Indian Space Research Organisation’s trusted polar satellite launch vehicle — PSLV-C50 — injected the satellite into the predefined orbit around 20 minutes after the lift-off from the second launch pad at the spaceport of Sriharikota.
CMS-01 is the 42nd communication satellite of the space agency and it is envisaged for providing services in Extended-C Band of the frequency spectrum covering India, Andaman and Nicobar and Lakshadweep islands.
The satellite is functioning “very well”, ISRO Chairman K Sivan said.
The solar panels of the satellite, a crucial operation, have been deployed, he said, addressing scientists from the Mission Control Centre.
“I am extremely happy to declare that the PSLV-C50 successfully injected CMS-01 communication satellite precisely into the predefined sub-Geosynchronous Transfer Orbit.
In another four days from now, the satellite will be placed into the specified slot into the GTO,” he said.
Sivan said the satellite is going to function as a replacement for communication satellite GSAT-12 which was launched 11 years ago.
CMS-01 will have a lifespan of over seven years, according to ISRO.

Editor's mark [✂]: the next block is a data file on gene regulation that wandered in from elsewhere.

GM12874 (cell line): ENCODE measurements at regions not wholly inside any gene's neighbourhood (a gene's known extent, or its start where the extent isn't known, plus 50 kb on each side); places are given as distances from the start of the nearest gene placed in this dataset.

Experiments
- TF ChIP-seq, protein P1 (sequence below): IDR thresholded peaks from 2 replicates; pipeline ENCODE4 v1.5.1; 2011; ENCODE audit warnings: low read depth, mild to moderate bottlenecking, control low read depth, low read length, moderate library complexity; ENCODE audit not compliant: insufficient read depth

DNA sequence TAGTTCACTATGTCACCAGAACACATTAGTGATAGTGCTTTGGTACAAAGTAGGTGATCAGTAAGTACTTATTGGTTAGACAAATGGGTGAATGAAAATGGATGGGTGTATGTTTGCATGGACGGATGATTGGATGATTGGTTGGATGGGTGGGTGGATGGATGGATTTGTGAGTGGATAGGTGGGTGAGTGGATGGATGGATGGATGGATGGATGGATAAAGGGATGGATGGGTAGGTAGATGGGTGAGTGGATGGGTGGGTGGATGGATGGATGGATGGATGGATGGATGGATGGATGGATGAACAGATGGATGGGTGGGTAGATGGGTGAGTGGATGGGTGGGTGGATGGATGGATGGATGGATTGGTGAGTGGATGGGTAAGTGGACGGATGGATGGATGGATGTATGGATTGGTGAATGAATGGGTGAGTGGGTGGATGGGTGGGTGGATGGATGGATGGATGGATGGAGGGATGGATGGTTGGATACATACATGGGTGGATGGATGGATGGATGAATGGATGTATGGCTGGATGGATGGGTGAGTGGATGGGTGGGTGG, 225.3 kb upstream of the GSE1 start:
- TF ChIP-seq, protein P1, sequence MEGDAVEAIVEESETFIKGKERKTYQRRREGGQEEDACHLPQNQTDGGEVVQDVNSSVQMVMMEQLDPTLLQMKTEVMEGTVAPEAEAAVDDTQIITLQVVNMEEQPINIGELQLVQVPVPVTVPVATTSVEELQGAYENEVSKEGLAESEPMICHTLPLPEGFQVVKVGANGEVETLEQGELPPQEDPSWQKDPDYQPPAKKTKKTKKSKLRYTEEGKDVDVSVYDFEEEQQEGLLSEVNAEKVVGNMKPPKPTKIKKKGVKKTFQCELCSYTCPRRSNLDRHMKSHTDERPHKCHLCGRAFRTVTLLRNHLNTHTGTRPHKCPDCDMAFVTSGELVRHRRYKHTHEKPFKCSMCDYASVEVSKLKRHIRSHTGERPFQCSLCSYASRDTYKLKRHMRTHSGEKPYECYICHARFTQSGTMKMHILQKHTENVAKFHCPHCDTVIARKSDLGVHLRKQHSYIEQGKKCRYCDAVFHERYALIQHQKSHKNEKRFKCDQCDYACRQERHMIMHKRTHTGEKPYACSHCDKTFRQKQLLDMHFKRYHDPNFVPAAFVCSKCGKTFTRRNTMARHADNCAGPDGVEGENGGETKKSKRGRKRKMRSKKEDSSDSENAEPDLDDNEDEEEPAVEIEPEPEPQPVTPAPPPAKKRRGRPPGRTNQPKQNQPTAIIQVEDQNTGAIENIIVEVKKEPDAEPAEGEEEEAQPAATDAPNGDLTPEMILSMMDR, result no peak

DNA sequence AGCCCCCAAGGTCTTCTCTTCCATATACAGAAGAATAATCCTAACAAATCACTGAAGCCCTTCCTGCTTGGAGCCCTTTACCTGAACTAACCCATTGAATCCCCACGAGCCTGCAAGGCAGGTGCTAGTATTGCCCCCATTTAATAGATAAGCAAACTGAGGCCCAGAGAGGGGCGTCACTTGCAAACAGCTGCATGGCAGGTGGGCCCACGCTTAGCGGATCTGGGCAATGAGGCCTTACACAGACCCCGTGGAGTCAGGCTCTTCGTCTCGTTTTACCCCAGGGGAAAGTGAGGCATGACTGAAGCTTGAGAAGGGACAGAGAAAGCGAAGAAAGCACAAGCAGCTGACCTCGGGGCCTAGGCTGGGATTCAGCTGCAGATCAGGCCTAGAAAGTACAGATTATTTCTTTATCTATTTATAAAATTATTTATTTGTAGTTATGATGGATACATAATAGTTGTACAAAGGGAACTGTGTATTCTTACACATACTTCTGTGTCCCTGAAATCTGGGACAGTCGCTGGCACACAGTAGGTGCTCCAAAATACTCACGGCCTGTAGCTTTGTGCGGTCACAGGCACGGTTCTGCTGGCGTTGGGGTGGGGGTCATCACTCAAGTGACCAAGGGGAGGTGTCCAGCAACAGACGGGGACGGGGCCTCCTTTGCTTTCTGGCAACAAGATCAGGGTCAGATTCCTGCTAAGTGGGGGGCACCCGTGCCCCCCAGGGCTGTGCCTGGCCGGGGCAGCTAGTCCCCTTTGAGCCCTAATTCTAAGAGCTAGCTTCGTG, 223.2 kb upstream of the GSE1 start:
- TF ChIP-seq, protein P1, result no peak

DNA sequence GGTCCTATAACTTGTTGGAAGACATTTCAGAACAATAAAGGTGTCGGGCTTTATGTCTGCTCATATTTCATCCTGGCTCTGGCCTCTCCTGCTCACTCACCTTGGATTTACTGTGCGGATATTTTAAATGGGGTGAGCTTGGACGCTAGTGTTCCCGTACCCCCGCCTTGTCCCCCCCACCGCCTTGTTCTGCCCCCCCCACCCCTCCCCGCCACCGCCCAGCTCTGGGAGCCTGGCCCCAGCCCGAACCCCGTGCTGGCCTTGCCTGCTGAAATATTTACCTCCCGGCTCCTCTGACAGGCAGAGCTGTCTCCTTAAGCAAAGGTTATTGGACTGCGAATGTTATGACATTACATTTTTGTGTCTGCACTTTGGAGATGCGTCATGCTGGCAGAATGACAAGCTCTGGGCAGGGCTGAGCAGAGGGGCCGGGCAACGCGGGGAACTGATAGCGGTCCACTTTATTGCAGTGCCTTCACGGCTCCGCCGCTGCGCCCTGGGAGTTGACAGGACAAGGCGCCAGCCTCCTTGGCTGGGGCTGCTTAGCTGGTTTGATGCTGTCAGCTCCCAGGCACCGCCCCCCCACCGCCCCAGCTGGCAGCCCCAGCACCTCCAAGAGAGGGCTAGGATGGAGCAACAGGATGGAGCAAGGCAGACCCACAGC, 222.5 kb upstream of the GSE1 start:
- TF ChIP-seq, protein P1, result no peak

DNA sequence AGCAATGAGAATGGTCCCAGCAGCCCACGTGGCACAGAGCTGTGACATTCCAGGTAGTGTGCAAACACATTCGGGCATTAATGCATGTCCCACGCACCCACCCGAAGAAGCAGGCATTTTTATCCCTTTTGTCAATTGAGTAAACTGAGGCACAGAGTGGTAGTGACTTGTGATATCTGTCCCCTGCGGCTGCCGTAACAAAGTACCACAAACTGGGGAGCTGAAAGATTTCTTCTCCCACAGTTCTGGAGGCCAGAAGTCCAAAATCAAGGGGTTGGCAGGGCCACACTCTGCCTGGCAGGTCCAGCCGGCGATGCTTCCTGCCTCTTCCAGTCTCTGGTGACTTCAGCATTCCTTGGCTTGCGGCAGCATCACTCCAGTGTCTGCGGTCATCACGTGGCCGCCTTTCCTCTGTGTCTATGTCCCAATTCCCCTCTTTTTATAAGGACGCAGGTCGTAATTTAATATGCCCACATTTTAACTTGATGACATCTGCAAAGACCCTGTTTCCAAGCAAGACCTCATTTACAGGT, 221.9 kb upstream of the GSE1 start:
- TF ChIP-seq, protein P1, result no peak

Congratulating the space agency’s launch and satellite vehicle teams, the chairman said, “I am sure that this satellite will be doing all the functions as planned successfully.”
Outlining ISRO’S future missions — Chandrayaan-3, flagship mission Aditya L-1 and Gaganyaan — he said they were planning to have missions at the earliest.
These included the much awaited Geosynchronous Satellite Launch Vehicle and Small Satellite Launch Vehicle missions.
“Series of missions are on hand and as usual team ISRO will rise to the occasion..,” he said.
PSLV-C50 is the 22nd flight of PSLV in ‘XL’ configuration (equipped with six strap-on motors), and it was the 77th launch vehicle mission from Sriharikota, about 120 km from Chennai.
It follows the successful launch of PSLV-C49 (EOS-01) earth observation satellite and nine customer spacecraft on November 7 which was ISRO’s first mission of the year amid the COVID-19 pandemic.
Thursday’s launch is the last one of 2020 for ISRO.